- One of the other races with a razor-thin margin is Rep. Lauren Boebert's seat. The conservative lightning rod had been trailing in this right-leaning district on Election Night, but is now up by just over 1,000 votes. The race appears to be trending in her direction. But it's a result that is far closer than what was expected.
On Boebert's race, keep in mind she beat a sitting Republican 55-45 in the June 2020 primary and went on to win 52-45 in the general by running as a MAGA extremist. Will she feel any contrition? Probably not. But she hasn't said anything since Tuesday, so we know she's rattled.
James Fallows wants to put the domestic political press in a time-out:
[I]n historic terms, the midterm results under Joe Biden in 2022 are likely to be far better for the incumbent party and its president than for other modern presidents. As Biden would say, it’s a BFD.
[But] what has happened appears to be entirely at odds with what the political-reporter cadre — the people whose entire job is predicting and pre-explaining political trends — had been preparing the public for.
The Democrats have “defied expectations,” as the Post headline above puts it, largely because of the expectations our media and political professionals had set.
The premises of “analysis” pieces and talk shows over the past year-plus have been:
“Biden is unpopular,” which may be true but seems not to have been decisive.
“Afghanistan was the effective end of his presidency,” a widespread view 14 months ago. You can look it up.
“Democrats have no message” — which in turn is an amalgam of (a) “Roe was a long time ago,” (b) “no one cares about infrastructure,” (c) “it’s all about crime” [or immigrants], and (d) “it’s all about Prices At The Pump.”
- “Dems in disarray.” On the day before people went to the polls, the Times’
front page had two “analysis” stories on how bleak the Democratic prospects looked.
It’s not so much that this proved to be wrong. It’s that they felt it necessary and useful to get into the "expectations" business this way
How about this, in practical terms: For the next three stories an editor plans to assign on “Sizing up the 2024 field,” or the next three podcasts or panel sessions on “After the midterms, what’s ahead for [Biden, Trump, DeSantis, etc.],” instead give two of those reporting and discussion slots to under-reported realities of the world we live in now.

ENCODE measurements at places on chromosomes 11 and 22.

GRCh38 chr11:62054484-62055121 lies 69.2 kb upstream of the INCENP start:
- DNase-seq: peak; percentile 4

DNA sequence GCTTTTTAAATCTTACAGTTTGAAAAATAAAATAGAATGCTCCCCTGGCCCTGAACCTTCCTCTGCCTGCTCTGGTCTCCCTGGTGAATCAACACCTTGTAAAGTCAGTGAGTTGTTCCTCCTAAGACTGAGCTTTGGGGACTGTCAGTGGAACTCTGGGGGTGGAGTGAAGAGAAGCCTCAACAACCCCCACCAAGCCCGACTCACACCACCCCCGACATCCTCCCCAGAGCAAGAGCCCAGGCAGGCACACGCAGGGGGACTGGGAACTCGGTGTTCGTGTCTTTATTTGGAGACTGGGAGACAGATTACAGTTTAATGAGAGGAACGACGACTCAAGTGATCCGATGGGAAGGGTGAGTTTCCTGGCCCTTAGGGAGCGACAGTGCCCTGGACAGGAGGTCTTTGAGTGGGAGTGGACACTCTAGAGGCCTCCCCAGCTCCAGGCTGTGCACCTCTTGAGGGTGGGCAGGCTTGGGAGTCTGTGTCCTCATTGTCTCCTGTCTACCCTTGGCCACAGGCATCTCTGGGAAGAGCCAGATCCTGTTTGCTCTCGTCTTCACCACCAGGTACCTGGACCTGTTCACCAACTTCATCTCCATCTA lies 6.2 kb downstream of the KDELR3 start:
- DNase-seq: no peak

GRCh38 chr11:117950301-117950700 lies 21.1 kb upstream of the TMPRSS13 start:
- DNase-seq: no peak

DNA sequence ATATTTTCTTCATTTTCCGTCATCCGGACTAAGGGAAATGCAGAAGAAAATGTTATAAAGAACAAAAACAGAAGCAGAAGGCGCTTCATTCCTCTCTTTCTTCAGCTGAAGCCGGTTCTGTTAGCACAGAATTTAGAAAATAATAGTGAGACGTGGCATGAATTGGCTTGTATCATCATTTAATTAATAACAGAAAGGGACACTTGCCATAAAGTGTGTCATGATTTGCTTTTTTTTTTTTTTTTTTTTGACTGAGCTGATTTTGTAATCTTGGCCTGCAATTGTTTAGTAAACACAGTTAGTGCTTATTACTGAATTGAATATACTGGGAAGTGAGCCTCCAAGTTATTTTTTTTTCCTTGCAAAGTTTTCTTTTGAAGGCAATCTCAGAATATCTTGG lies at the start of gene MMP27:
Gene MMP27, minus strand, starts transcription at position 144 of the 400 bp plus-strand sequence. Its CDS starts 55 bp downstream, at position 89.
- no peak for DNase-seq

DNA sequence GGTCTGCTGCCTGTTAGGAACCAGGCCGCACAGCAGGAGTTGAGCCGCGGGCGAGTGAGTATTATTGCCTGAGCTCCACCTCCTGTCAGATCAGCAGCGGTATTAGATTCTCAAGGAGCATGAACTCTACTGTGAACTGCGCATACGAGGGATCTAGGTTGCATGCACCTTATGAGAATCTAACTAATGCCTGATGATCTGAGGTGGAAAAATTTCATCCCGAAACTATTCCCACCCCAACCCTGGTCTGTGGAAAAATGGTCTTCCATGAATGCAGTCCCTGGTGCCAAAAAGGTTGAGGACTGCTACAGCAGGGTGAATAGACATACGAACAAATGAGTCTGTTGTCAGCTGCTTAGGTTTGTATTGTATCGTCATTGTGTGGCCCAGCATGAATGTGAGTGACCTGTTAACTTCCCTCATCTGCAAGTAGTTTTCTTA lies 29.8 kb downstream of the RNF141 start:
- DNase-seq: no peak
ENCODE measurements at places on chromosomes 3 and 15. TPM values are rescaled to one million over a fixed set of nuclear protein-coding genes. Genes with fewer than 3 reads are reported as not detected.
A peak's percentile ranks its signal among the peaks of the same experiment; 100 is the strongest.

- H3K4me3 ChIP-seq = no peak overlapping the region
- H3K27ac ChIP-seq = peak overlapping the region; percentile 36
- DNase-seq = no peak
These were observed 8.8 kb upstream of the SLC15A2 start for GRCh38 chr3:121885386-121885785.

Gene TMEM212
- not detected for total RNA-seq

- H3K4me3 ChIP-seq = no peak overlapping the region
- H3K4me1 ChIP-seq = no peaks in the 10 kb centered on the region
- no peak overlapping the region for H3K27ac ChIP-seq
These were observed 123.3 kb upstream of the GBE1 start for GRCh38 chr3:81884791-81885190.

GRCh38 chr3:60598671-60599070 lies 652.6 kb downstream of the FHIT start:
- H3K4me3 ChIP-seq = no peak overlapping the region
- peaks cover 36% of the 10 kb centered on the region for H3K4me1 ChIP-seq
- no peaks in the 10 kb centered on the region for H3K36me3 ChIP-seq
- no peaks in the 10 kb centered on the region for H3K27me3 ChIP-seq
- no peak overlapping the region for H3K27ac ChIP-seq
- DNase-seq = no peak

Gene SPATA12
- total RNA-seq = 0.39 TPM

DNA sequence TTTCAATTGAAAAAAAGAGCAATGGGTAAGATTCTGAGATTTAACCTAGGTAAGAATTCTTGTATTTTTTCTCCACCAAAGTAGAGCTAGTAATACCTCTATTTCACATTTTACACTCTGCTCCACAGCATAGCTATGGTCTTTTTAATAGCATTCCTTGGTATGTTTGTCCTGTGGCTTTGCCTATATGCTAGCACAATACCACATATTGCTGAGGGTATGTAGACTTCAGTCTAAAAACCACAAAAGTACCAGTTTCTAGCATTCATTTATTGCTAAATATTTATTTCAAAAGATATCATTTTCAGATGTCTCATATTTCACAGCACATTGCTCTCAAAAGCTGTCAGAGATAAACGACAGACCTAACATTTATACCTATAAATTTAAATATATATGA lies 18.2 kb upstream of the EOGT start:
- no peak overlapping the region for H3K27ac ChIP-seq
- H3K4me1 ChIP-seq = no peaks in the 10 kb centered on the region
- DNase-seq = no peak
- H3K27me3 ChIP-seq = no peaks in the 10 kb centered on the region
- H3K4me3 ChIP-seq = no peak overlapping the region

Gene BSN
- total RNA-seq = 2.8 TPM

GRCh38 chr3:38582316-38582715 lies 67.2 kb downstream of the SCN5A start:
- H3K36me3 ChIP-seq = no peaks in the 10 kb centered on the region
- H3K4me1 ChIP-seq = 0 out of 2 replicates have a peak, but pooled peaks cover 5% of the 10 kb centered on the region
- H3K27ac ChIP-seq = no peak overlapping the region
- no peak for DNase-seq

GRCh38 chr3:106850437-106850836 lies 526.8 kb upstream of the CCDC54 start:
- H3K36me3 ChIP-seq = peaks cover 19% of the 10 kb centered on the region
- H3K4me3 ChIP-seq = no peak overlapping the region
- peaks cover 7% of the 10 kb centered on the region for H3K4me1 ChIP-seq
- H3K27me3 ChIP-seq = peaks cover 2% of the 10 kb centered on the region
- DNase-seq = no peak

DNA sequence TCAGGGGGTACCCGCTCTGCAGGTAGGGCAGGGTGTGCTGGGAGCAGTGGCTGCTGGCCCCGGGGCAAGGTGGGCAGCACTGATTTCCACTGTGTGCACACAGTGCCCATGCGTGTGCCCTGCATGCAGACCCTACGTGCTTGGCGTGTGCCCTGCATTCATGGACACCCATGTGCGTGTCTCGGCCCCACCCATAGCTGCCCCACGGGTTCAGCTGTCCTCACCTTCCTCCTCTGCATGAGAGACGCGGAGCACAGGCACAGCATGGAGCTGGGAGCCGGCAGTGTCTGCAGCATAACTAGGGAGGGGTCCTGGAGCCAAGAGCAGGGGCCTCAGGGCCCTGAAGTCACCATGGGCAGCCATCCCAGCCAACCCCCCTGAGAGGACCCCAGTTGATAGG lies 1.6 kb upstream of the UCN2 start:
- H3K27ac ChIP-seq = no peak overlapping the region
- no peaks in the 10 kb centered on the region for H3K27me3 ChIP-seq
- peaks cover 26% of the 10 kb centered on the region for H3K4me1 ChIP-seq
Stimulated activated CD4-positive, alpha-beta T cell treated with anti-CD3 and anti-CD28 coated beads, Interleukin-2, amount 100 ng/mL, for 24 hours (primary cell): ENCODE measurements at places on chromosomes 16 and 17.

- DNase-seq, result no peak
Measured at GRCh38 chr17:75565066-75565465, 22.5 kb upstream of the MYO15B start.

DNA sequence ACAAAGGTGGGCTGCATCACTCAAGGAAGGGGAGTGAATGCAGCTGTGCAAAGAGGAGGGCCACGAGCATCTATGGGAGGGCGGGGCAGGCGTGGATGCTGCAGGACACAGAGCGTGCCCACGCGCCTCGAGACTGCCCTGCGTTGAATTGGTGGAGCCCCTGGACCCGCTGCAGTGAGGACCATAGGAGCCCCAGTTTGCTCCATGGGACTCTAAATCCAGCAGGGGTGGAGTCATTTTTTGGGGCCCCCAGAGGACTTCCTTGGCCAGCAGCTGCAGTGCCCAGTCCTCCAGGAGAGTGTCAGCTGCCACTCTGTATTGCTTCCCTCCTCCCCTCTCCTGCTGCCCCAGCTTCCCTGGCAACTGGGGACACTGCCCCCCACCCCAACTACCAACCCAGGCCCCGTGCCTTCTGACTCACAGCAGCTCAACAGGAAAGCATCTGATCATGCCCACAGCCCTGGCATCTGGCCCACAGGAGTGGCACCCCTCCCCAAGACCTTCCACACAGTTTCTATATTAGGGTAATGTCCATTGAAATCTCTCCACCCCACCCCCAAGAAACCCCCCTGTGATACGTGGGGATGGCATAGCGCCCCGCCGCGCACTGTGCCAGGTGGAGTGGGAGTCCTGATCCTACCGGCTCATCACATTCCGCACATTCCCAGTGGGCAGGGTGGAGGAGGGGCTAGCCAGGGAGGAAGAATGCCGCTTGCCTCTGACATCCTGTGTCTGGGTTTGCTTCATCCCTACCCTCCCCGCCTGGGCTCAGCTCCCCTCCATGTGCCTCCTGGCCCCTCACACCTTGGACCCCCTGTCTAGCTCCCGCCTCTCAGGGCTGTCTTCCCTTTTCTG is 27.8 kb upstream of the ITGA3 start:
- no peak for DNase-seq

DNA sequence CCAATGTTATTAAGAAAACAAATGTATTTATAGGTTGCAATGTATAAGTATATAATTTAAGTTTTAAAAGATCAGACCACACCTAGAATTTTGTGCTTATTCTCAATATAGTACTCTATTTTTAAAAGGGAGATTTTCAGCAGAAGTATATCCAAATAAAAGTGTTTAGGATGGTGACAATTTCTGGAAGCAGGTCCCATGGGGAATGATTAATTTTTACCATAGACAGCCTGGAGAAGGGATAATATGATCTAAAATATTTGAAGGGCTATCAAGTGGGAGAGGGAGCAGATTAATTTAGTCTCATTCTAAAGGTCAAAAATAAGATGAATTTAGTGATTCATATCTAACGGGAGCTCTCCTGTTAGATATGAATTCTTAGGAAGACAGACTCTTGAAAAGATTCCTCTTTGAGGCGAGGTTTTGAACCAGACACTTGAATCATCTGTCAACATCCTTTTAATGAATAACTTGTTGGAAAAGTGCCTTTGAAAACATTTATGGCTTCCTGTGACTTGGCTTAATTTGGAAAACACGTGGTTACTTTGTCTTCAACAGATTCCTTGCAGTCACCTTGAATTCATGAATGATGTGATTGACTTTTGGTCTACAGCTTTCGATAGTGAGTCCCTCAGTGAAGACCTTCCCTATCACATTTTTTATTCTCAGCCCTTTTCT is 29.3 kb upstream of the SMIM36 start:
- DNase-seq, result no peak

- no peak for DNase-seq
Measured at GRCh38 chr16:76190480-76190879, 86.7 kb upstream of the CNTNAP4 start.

Whatever you say about the 2024 race now will be wrong. And what you say about the world of 2022 could be valuable.
Fallows, I should remind everyone, started his career as a speechwriter for President Carter and went on to write some of the most salient and prescient analyses of news media in the last 30 years.
Right now, however, I'm just glad I won't get 30 texts a day from candidates I've never heard of.
Democrats picked up a US Senate seat in Pennsylvania with Lt Governor John Fetterman defeating charlatan carpetbagger Oz Mehmet handily. And at least one far-right troll, US Rep Lauren Boebert (R-CO), may lose her seat to a challenger. So far, though, control of the House remains unknown, even as Democrats look likely to hold the Senate.
One of the night's biggest losers was the XPOTUS, whose hand-picked candidates—not one of them qualified for office—did worse than expected.
Even better, states resoundingly defeated anti-abortion measures and supported pro-choice ones, including in Kentucky, Michigan, California, and Vermont.
Plus, it looks like Republicans failed to win a veto-proof majority in their heavily-Gerrymandered legislature, even though Republican Ted Budd won the open US Senate seat.
Finally, in an historic win, Democrat Wes Moore beat his Republican challenger to become the first African-American governor of Maryland.
So we ended the night very close to where we started, albeit with hundreds of thousands of votes yet to be counted. Kevin McCarthy (R-CA) may well become House Speaker on January 3rd, but with a 2- or 3-vote majority—which still means endless hearings, but also means he'll have to hold his caucus together with spit and baling wire.
Even with Chicago's 1,642 judges on the ballot ("Shall NERDLY McSNOOD be retained as a circuit court judge in Cook County?"), I still got in and out of my polling place in about 15 minutes. It helped that the various bar associations only gave "not recommended" marks to two of them, which still left 1,640 little "yes" ovals to fill in.
Meanwhile, in the rest of the world...
Finally, Chicago gets a new brewery taproom on Thursday when Hop Butcher to the World opens in Half Acre's former Lincoln Avenue space, just over 2 km from my house. Cassie and I might find out on Saturday whether they let dogs in, assuming the forecast holds. (And there it is: a post that literally checks all the boxes for Daily Parker categories!)